33

I will expand on DKNguyen answer, because to my knowledge also the two reasons are: reduce contact/bearing stresses (having a significant effect on thin finishes live galvanisation) change the joint tightening characteristics (see joint diagram). reduce contact stresses on surfaces. The basic idea is that since contact stress is defined as: $$\sigma = \...


27

It is for spreading out the stress. But it is also for giving the bolt a bearing surface to turn on. The washer always goes on the side (nut or bolt) that is being turned. It prevents it from marring up the work surface and also changes the tightening characteristics. I don't know the specifics of that though but that's what I was told by a toolmaker. Always ...


16

Except for special applications, most washers are made of dead soft steel, which deforms under the compressive load imposed by a tightened bolt head. As the washer smooshes, it minimizes stress concentrations caused by bumps under the bolt head and surface flaws in the part the bolt is running through.


15

To visualize part of Nmech's answer: in the image, the washer actually greatly increases the contact area of the bolt head. The bolt head looks pretty big: But most of that is the shaft, which obviously does not spread out load on the material. So the actual contact area looks like this: Comparatively, the bolt head on the washer looks like this: That's a ...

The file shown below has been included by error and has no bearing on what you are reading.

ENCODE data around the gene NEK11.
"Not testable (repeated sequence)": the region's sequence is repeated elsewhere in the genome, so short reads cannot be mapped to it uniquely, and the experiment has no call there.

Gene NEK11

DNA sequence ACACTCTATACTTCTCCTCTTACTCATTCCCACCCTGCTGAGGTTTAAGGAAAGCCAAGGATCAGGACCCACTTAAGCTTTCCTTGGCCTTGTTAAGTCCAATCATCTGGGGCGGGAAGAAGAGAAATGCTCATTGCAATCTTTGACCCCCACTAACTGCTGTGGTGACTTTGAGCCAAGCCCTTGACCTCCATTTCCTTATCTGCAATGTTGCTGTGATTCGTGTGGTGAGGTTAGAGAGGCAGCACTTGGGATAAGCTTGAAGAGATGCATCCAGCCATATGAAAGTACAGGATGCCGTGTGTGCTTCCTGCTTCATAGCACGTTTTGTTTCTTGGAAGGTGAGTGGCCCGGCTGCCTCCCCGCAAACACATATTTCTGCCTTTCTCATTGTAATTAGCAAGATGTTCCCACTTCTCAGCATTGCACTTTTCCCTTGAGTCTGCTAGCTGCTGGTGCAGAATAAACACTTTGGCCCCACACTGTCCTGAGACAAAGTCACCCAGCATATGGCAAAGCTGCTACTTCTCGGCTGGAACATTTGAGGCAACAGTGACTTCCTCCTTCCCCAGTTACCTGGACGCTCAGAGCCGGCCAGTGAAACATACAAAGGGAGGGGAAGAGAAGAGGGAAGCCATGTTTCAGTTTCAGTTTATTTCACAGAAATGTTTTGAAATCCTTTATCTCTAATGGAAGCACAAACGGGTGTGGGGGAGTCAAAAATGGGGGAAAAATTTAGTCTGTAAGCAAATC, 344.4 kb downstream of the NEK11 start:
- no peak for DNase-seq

7

I think you might have a misconception regarding to how far the pressure from the fasteners extends. One subject you might want to have a look into is "bolt joint stiffness". The most popular is the "Rotscher’s pressure-cone method". Essentially there is a pressure cone which radiates outwards with an pressure cone angle a. According to ...


6

The Load-Displacement (or Load Extension) and stress strain diagrams are two diagrams identical in shape. See below. The main visible difference is the values on axis (which are at first glance neglected). So, it is natural when you first encounter them to question why do you want to learn about a stress and strain diagram which has obscure quantities (as ...


6

Another important part of the answer is the symmetry of the stress pattern. The stress caused by a bolt head varies greatly between the points of the bolt head and the straight sides. As a result local stresses, which are what you really care about because those are what the materials have to withstand, can be much higher than the average stress. A washer's ...


5

What is really proportional to the distance from the neutral axis (let's denote it $z$) is the strain. For pure bending and a symmetric cross-section the equation for strain is given by $$\epsilon(z) = \frac{z}{\rho}$$ where: $\rho$ or $R$ is the radius of curvature of the beam Because in the linear region the constitutive equation is $\sigma(z) = E\cdot \...


5

The direction of Forces isn't necessarily along the connecting element. If that happens depends a lot on the constraints between the different elements. For example see the following image: In the left column is a "welded" structure, while on the right column is a pin jointed structure (a basic truss) if you like. On the top there are the shapes ...


5

I just found an answear, the keyword is "stress concentration". Sometimes, the material is removed to make a stress relief in an element. Some examples: The origin source I found it: https://www.youtube.com/watch?v=QtSki5nfO2g